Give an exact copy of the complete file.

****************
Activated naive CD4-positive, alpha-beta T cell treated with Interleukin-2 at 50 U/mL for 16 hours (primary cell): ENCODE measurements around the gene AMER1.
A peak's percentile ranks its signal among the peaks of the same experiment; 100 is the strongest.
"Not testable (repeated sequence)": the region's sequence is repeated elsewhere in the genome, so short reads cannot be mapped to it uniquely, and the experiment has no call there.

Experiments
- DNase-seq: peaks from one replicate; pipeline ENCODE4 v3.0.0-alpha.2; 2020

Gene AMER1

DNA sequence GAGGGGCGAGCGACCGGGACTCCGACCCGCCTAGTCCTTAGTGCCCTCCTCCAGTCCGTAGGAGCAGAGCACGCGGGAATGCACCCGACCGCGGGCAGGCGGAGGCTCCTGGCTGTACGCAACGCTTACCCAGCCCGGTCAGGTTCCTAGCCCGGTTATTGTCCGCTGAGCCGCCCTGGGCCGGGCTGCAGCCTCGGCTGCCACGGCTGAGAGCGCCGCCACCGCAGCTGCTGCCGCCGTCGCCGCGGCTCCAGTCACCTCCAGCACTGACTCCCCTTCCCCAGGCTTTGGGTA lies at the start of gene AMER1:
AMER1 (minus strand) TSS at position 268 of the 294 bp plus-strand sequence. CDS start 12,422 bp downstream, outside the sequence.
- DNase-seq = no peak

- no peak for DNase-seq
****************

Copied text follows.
Activated naive CD4-positive, alpha-beta T cell treated with Interleukin-2 at 50 U/mL for 16 hours (primary cell): ENCODE measurements around the gene AMER1.
A peak's percentile ranks its signal among the peaks of the same experiment; 100 is the strongest.
"Not testable (repeated sequence)": the region's sequence is repeated elsewhere in the genome, so short reads cannot be mapped to it uniquely, and the experiment has no call there.

Experiments
- DNase-seq: peaks from one replicate; pipeline ENCODE4 v3.0.0-alpha.2; 2020

Gene AMER1

DNA sequence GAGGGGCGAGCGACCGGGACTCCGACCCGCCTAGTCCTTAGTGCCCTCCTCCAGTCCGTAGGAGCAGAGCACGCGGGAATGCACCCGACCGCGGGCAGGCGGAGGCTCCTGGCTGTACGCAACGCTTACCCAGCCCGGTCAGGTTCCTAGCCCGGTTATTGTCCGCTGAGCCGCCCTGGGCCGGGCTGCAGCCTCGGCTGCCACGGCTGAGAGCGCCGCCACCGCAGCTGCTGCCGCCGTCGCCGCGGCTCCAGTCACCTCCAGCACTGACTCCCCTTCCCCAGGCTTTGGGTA lies at the start of gene AMER1:
AMER1 (minus strand) TSS at position 268 of the 294 bp plus-strand sequence. CDS start 12,422 bp downstream, outside the sequence.
- DNase-seq = no peak

- no peak for DNase-seq